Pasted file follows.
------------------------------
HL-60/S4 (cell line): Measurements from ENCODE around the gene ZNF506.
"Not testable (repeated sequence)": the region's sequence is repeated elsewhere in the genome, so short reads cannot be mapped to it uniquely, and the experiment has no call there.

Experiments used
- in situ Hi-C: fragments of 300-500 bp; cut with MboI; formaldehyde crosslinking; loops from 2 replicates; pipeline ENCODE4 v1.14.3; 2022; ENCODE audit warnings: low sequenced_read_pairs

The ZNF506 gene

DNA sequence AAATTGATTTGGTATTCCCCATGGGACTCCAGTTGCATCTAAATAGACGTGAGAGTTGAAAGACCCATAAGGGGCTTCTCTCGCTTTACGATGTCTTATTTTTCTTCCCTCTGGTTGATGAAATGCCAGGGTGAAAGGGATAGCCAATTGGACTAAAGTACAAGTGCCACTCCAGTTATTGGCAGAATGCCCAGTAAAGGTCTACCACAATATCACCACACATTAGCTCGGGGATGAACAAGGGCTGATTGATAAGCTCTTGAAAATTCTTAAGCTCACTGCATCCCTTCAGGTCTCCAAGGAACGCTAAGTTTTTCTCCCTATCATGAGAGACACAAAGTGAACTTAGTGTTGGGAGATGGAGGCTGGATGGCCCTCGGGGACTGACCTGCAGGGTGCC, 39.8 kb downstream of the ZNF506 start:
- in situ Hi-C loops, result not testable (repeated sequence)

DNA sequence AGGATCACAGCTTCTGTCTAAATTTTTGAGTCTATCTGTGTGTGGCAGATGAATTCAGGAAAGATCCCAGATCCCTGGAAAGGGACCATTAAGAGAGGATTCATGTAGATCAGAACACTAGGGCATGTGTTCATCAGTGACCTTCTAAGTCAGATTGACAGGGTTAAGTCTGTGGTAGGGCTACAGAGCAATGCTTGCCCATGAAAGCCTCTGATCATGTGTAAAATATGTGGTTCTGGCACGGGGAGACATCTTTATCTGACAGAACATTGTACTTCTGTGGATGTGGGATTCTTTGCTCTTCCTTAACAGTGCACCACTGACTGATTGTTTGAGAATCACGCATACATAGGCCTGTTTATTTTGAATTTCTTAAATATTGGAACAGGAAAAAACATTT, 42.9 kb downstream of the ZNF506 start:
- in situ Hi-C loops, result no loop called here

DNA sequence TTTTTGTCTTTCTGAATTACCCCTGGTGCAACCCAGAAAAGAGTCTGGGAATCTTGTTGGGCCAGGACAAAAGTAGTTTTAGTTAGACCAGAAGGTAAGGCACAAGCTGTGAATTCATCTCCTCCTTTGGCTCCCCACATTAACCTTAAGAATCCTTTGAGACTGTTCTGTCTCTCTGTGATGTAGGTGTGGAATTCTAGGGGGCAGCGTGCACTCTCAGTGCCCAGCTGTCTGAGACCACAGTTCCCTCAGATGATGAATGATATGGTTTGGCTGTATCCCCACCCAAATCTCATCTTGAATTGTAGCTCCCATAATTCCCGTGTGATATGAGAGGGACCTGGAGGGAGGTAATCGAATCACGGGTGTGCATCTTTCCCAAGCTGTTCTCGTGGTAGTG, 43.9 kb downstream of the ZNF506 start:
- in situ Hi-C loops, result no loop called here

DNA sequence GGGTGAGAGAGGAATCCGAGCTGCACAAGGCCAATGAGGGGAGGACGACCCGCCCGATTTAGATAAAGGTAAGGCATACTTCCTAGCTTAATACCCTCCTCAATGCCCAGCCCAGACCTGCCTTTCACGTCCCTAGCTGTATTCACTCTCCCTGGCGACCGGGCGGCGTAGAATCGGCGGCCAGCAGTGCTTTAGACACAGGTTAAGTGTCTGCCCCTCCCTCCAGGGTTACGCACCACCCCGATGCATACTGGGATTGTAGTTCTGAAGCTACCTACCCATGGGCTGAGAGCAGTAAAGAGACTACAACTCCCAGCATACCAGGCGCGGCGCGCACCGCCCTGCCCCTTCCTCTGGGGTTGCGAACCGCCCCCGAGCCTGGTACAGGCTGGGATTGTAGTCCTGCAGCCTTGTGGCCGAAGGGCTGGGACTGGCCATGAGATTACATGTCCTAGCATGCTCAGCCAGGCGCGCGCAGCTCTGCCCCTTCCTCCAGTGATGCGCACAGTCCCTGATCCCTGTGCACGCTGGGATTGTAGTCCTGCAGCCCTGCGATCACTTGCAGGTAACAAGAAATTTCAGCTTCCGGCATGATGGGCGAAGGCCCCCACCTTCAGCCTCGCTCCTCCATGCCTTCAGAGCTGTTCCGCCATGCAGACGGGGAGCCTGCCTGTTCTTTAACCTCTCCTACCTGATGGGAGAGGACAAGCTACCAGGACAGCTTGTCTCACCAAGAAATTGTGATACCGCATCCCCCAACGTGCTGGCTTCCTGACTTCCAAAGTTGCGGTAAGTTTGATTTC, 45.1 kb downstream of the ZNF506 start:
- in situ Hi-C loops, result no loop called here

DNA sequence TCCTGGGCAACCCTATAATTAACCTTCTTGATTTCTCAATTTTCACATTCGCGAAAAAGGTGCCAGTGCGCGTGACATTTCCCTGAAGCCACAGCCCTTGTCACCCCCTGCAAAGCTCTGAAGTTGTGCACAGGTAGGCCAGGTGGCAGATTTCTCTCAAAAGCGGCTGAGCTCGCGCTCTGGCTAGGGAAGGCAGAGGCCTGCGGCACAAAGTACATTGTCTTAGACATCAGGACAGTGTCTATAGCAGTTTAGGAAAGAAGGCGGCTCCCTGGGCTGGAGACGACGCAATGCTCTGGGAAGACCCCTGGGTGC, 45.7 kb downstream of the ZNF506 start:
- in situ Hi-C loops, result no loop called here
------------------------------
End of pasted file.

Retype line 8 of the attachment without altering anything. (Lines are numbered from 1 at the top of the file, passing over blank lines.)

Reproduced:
DNA sequence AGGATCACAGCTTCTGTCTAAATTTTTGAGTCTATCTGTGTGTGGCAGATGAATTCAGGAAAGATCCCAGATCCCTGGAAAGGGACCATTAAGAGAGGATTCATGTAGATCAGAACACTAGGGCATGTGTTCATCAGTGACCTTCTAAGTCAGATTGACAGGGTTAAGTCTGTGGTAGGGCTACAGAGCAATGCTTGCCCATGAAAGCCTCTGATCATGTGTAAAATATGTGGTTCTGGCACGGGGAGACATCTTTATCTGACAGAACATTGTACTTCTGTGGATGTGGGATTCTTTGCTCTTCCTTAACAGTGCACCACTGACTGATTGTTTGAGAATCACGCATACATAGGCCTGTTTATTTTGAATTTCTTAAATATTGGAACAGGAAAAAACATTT, 42.9 kb downstream of the ZNF506 start: